What Marvel did
Well, Marvel listened. And adapted quickly. They agreed that Riri Williams shouldn’t be sexualised and pulled Campbell’s image. Within 24 hours of the backlash they released some of the interior art drawn by artist Stafano Castelli.
When you see this art you realise how far off the mark the earlier images were. While they missed the mark initially, it’s great to see that Marvel responded quickly to the concerns voiced.
At what point do we stop accepting art that breaks moral conduct? Should there be a limit?
I am all for free speech and freedom of expression in artistic form. It’s one of the things I love about creativity, which I hold in high regard. I understand the concern that the artist’s style was being attacked. However, there is a bigger picture.
Any artist who creates work for an audience to experience will understand that their selection of devices, textures, colours, movements, words, staging techniques and visual choices will communicate an intention to an audience. The artist will decide how much they want to refine that intention, and how clear they want that message to be. But, ultimately, art communicates.
The choice to communicate women as sex objects has been supported by many companies worldwide. After all, sex sells and historically men have been the money earners and principle consumers.
But there comes a point when that view becomes immoral. There are people (and children) who don’t want to be represented in that way, particularly when there is already a lack of positive representation (as in the case of black females). This should be taken into account by companies who use art to sell their products.
Who is the consumer? Choose how you’re sold to.
I don’t think there’s anything wrong with Campbell’s artistic style. It’s his choice how he chooses to present women and he has an audience that loves what he does. But, those people have been conditioned to accept art that is erotic as being the norm.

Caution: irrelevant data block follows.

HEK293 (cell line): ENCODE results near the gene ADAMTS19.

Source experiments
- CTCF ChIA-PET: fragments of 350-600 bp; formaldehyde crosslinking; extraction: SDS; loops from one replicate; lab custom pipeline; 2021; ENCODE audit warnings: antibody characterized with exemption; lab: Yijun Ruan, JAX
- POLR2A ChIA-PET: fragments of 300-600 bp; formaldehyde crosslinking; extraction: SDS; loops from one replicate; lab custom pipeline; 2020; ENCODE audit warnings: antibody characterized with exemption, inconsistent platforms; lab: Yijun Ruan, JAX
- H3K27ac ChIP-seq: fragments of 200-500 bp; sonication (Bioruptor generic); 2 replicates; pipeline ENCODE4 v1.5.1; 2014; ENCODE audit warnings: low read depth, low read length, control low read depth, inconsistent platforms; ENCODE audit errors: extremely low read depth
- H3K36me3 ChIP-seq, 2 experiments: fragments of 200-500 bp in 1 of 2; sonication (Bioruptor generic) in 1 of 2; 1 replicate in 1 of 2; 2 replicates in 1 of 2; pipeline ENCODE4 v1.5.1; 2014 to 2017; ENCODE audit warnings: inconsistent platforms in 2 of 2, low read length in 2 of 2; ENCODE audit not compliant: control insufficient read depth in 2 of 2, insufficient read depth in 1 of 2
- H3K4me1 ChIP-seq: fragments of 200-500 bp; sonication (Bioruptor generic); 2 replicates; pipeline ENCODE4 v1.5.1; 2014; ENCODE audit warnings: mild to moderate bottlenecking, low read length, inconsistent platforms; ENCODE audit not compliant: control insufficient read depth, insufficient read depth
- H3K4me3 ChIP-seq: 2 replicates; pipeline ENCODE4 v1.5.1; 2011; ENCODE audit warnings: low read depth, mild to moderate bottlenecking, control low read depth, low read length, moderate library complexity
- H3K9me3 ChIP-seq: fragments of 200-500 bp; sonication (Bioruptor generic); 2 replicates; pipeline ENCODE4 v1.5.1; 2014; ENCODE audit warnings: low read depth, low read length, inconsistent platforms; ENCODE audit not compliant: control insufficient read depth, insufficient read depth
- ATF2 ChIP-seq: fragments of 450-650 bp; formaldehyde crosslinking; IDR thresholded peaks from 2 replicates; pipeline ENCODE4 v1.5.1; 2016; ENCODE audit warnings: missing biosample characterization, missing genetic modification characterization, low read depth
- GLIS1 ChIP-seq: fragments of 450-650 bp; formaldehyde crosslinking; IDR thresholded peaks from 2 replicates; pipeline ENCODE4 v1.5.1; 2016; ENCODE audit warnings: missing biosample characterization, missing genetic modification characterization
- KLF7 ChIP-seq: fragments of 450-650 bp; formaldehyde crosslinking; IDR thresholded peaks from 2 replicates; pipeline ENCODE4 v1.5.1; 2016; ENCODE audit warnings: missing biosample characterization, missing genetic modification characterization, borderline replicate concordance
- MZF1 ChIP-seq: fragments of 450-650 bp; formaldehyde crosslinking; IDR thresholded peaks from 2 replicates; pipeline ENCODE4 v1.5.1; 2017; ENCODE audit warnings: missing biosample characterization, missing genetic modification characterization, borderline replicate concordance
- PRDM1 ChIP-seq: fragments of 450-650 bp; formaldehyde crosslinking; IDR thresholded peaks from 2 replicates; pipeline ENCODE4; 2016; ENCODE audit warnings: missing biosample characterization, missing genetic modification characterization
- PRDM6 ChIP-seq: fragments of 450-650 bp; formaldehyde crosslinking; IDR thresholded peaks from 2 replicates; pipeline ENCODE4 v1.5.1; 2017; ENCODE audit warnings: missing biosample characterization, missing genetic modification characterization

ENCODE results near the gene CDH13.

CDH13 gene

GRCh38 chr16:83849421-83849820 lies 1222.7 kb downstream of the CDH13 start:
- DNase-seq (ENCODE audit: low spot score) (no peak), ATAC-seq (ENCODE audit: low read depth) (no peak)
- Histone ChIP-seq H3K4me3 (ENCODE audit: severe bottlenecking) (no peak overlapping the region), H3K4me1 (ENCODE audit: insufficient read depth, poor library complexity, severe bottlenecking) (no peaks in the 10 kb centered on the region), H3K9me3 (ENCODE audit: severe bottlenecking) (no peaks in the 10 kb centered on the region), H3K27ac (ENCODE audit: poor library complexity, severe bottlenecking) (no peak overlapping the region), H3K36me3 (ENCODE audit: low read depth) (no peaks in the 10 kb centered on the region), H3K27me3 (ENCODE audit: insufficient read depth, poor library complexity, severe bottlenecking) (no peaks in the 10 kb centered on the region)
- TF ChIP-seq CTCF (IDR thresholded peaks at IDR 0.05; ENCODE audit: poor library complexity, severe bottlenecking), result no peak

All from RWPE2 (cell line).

As a female, if I’m going to buy a comic, I don’t want to see breasts hanging out. I don’t want to see completely impractical costume/outfits in favour of highlighting a woman’s figure. I don’t want to see bare stomachs or tight clothes. I want to see her powers and abilities. I want her to be just as powerful as her male counterparts. I want her to have an interesting story-line and backstory. This is one of the reasons I was never attracted to comic books.
Many comics also portray one type of male character too – the stereotypical white, macho, heterosexual man with bulging muscles and with a focus on his groin (which is why their underwear is in full view). The difference is, the male character is also powerful and interesting. He isn’t secondary to anyone else or there to serve as variety or as a love interest.
So while I don’t think there should be a limit to how far artists go to communicate their own personal message, I think, as consumers we have a right to be fussy about how we are sold to. We shouldn’t have to sexualise or demean anyone to sell products or tell a story.